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You are here : Home > News > Speeches > April 2005 > Address by Josep Borrell Fontelles, President of the European Parliament at the Signing Ceremony of the Accession Treaty with Bulgaria and Romania
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Address by Josep Borrell Fontelles, President of the European Parliament at the Signing Ceremony of the Accession Treaty with Bulgaria and Romania

Date of Speech : 25-04-2005

Place : Luxembourg, Abbey Neumünster

Speaker : Josep Borrell Fontelles

Policy area : General Affairs and External Relations

Event : Signing of the Accession Treaty of Bulgaria and Romania to the European Union - 25 April 2005

Your Royal Highnesses,

President of Romania,

President of Bulgaria,

President of the Council,

President of the Commission,


Ladies and Gentlemen,

On 13 April 2004 the European Parliament voted by an overwhelming majority in favour of the accession of Romania and Bulgaria to the European Union. By granting its assent in that way, it gave the green light for the new enlargement process.

Dear Bulgarian and Romanian friends, that vote marked the culmination of efforts made by your governments and your peoples over many years with the aim of meeting the accession criteria and modernising your respective countries, both of which bear a heavy burden in the form of the legacy of the past.

It was a major challenge, and one which you have met by choosing democracy and the European Union. Your peoples have accepted the reforms essential to the economic restructuring of your countries.

It is true that we have been demanding, in particular in political terms. During the negotiations, the European Parliament consistently placed the emphasis on the fundamental progress required.

We have also paid very close attention to the European Commission’s reports on the shortcomings and inadequacies in the process. We will continue to pay close attention to that issue.

We now have two years until the accession takes full effect. Parliament will be involved in the work of monitoring the efforts which have still to be made and in the decision-making process should the safeguard clauses need to be employed.

We have been amicable partners, but also demanding partners. Throughout the pre-accession process, we have encouraged change. We have supported it, because it pointed the way towards accession to the Union. We have supported it, because we knew that change would above all work to the benefit of your fellow citizens.

Today, we know that the prospect of accession provided powerful impetus for the implementation of reforms. Those reforms must continue, in the common interest. I am thinking, in particular, of certain very specific areas, such as justice and home affairs, the environment and competition.

If the ultimate objective is to be achieved, each individual will be required to make a contribution. Each and every one of us bears responsibility for the quality of democracy and the strength of the rule of law.

Accession to the Union entails both rights and obligations. We must take steps to ensure that rights are respected and undertakings are honoured - on both sides.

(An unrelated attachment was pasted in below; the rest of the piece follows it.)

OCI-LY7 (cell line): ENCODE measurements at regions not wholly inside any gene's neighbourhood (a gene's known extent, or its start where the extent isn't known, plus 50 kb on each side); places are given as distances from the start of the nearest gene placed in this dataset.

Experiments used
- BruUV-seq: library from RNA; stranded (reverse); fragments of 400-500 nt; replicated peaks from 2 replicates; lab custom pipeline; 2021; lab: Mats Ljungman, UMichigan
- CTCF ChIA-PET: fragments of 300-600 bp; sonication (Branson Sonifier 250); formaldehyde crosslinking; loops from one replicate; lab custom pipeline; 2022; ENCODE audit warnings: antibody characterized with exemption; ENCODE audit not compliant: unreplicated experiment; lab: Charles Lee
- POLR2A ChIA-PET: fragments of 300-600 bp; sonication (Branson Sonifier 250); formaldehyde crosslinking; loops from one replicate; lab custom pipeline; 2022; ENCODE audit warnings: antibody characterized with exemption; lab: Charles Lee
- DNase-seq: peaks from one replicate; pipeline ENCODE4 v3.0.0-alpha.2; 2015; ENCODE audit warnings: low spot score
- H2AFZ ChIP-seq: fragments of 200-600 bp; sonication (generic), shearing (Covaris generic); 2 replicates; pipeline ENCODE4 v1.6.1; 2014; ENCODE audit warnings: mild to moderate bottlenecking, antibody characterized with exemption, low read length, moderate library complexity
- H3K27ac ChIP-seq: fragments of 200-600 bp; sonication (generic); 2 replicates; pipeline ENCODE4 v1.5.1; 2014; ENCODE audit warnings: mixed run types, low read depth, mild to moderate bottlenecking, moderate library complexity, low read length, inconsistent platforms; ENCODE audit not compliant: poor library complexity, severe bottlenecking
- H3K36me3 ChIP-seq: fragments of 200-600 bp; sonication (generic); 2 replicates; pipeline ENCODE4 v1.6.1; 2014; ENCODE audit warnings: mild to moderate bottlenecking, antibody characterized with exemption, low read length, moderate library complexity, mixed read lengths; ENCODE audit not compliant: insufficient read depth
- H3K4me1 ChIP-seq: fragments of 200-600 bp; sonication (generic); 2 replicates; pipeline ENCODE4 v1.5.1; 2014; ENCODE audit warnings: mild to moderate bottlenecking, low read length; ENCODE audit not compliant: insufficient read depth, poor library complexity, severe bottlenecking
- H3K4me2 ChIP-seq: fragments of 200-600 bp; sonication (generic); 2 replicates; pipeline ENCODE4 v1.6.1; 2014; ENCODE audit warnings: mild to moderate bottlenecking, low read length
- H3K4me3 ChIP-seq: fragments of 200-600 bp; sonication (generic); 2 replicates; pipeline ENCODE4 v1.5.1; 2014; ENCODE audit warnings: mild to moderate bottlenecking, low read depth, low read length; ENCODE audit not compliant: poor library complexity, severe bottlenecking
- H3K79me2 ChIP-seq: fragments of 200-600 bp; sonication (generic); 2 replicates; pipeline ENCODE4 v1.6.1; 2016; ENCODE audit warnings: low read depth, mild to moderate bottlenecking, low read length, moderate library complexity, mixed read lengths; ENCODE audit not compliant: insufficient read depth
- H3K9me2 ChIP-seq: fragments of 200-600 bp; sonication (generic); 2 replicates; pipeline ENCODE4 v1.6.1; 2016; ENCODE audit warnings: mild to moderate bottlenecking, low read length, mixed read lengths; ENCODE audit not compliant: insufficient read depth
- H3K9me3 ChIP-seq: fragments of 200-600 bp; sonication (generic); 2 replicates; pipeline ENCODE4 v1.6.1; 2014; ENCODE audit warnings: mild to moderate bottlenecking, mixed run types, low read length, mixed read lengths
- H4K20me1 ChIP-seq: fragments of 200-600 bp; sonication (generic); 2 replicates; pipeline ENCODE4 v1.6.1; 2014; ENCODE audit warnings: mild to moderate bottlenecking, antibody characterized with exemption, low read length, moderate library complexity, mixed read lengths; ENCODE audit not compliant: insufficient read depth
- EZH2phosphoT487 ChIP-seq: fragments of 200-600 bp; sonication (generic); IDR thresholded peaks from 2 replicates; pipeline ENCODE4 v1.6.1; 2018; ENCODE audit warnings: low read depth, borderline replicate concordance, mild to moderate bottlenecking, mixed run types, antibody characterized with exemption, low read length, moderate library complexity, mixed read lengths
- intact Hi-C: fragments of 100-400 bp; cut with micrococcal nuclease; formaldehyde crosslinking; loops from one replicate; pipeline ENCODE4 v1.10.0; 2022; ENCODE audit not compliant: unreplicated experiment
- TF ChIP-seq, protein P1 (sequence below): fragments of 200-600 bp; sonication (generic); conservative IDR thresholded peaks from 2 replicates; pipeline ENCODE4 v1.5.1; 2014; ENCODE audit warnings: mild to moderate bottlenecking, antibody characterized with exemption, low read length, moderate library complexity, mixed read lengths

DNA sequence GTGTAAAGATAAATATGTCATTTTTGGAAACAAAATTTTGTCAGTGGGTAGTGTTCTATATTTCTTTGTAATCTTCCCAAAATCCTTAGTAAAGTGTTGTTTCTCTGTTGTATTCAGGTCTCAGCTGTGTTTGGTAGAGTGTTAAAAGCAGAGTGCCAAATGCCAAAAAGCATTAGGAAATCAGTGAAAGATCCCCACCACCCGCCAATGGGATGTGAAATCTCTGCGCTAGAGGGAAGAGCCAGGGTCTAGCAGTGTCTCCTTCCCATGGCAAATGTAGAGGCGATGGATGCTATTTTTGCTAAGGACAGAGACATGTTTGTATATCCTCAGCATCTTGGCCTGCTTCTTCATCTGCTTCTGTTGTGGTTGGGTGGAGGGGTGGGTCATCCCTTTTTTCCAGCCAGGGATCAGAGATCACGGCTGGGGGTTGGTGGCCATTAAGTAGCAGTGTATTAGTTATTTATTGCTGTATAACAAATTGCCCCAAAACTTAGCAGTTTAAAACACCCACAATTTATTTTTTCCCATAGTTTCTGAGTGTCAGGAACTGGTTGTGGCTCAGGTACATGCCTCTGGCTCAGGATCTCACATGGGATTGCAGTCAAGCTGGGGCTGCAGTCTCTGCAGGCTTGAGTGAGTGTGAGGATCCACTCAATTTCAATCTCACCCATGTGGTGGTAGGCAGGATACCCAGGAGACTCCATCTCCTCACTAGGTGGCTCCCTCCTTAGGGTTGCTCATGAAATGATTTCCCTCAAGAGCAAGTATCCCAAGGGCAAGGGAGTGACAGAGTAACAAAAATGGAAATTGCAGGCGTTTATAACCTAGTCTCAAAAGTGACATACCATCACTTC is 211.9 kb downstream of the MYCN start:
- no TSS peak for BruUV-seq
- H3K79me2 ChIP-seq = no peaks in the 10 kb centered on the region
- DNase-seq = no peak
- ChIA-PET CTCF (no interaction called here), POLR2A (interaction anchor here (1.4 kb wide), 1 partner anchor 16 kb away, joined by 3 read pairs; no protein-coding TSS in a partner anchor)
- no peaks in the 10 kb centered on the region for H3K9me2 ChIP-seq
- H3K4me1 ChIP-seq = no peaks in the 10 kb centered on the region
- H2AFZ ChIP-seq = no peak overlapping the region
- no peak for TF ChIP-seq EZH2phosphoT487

We must defend and consolidate the values and principles on which our European Union is founded, and we must do so together.

We must build its future identity, the face it shows to the world, and we must do so together.

The Union must secure its political autonomy through the Constitution. It must be more than just a club of nations and our policies will not always accord with those of the United States, or those of other powers or continents.

It is true to say that European integration started with the common market. However, although the European Union is a market, it is also a blueprint for social cohesion which sets us apart from other Western models.

The European Union is based on financial solidarity. We are in the throes of a debate on the revision of the financial perspective and the EP is determined to reach agreement with the Council of Ministers. Not just any agreement, however – we are seeking an agreement which gives the European Union the resources it needs to meet the challenge of enlargement over the period 2007-2013. If we do not achieve that goal, the EP will make full use of its financial prerogatives under the annual budget procedure.

The accession of Romania and Bulgaria, like any other accession, is not an end in itself, but rather an opportunity to add a new dimension to the European integration process. That process seeks to promote peace and its values, including the protection of human rights, to create an area of solidarity and prosperity, and to assert Europe’s role in the world.

Less than one year ago, the EU expanded to take in 10 States, eight of them in Central and Eastern Europe. Their accession was a symbol of a reunited Europe, reconciled after an ‘unnatural’ separation which had calamitous consequences for two generations.

The reunion which started in May 2004 will not be complete until you have joined the Union.

In 2007, Europe will be the winner again!

Josep Borrell Fontelles

President of the European Parliament

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This page was last modified on : 25-04-2005

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